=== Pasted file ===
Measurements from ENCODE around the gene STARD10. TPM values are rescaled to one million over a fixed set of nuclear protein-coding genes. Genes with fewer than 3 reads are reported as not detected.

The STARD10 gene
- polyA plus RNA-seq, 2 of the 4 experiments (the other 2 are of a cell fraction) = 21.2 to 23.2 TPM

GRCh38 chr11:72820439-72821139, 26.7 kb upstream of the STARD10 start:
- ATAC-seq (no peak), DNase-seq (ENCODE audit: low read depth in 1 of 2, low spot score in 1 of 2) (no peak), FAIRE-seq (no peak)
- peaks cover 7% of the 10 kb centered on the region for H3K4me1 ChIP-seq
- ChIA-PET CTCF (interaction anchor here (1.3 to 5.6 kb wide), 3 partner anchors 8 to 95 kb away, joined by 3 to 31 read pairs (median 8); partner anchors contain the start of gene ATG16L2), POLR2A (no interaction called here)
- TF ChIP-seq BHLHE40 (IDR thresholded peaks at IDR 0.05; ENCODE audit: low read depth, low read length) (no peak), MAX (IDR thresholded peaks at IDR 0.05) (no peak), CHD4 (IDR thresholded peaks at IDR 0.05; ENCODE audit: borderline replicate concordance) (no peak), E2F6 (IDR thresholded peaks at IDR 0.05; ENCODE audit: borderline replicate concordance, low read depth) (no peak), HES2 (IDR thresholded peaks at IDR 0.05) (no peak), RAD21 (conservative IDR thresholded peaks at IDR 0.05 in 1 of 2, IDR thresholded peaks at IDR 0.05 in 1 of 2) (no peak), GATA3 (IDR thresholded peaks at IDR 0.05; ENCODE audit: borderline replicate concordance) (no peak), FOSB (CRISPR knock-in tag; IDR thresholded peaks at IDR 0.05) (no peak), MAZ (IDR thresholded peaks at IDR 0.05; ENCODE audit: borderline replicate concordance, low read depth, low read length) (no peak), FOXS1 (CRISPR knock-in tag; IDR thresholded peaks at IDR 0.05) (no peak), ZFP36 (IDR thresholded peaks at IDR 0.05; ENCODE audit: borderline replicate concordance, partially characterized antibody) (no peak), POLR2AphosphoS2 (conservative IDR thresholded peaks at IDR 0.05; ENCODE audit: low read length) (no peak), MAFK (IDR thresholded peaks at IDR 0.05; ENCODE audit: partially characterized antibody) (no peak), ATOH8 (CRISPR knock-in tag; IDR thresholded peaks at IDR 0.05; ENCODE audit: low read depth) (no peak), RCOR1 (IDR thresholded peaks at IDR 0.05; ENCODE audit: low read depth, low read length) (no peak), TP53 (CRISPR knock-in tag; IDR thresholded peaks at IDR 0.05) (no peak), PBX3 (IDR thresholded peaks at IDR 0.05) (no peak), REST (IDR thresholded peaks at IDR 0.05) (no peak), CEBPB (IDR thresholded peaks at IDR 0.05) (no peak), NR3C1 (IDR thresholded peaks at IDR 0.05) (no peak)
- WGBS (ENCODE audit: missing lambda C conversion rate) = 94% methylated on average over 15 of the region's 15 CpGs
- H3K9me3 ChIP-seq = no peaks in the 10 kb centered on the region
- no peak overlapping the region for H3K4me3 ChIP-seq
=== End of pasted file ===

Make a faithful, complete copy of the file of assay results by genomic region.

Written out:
Measurements from ENCODE around the gene STARD10. TPM values are rescaled to one million over a fixed set of nuclear protein-coding genes. Genes with fewer than 3 reads are reported as not detected.

The STARD10 gene
- polyA plus RNA-seq, 2 of the 4 experiments (the other 2 are of a cell fraction) = 21.2 to 23.2 TPM

GRCh38 chr11:72820439-72821139, 26.7 kb upstream of the STARD10 start:
- ATAC-seq (no peak), DNase-seq (ENCODE audit: low read depth in 1 of 2, low spot score in 1 of 2) (no peak), FAIRE-seq (no peak)
- peaks cover 7% of the 10 kb centered on the region for H3K4me1 ChIP-seq
- ChIA-PET CTCF (interaction anchor here (1.3 to 5.6 kb wide), 3 partner anchors 8 to 95 kb away, joined by 3 to 31 read pairs (median 8); partner anchors contain the start of gene ATG16L2), POLR2A (no interaction called here)
- TF ChIP-seq BHLHE40 (IDR thresholded peaks at IDR 0.05; ENCODE audit: low read depth, low read length) (no peak), MAX (IDR thresholded peaks at IDR 0.05) (no peak), CHD4 (IDR thresholded peaks at IDR 0.05; ENCODE audit: borderline replicate concordance) (no peak), E2F6 (IDR thresholded peaks at IDR 0.05; ENCODE audit: borderline replicate concordance, low read depth) (no peak), HES2 (IDR thresholded peaks at IDR 0.05) (no peak), RAD21 (conservative IDR thresholded peaks at IDR 0.05 in 1 of 2, IDR thresholded peaks at IDR 0.05 in 1 of 2) (no peak), GATA3 (IDR thresholded peaks at IDR 0.05; ENCODE audit: borderline replicate concordance) (no peak), FOSB (CRISPR knock-in tag; IDR thresholded peaks at IDR 0.05) (no peak), MAZ (IDR thresholded peaks at IDR 0.05; ENCODE audit: borderline replicate concordance, low read depth, low read length) (no peak), FOXS1 (CRISPR knock-in tag; IDR thresholded peaks at IDR 0.05) (no peak), ZFP36 (IDR thresholded peaks at IDR 0.05; ENCODE audit: borderline replicate concordance, partially characterized antibody) (no peak), POLR2AphosphoS2 (conservative IDR thresholded peaks at IDR 0.05; ENCODE audit: low read length) (no peak), MAFK (IDR thresholded peaks at IDR 0.05; ENCODE audit: partially characterized antibody) (no peak), ATOH8 (CRISPR knock-in tag; IDR thresholded peaks at IDR 0.05; ENCODE audit: low read depth) (no peak), RCOR1 (IDR thresholded peaks at IDR 0.05; ENCODE audit: low read depth, low read length) (no peak), TP53 (CRISPR knock-in tag; IDR thresholded peaks at IDR 0.05) (no peak), PBX3 (IDR thresholded peaks at IDR 0.05) (no peak), REST (IDR thresholded peaks at IDR 0.05) (no peak), CEBPB (IDR thresholded peaks at IDR 0.05) (no peak), NR3C1 (IDR thresholded peaks at IDR 0.05) (no peak)
- WGBS (ENCODE audit: missing lambda C conversion rate) = 94% methylated on average over 15 of the region's 15 CpGs
- H3K9me3 ChIP-seq = no peaks in the 10 kb centered on the region
- no peak overlapping the region for H3K4me3 ChIP-seq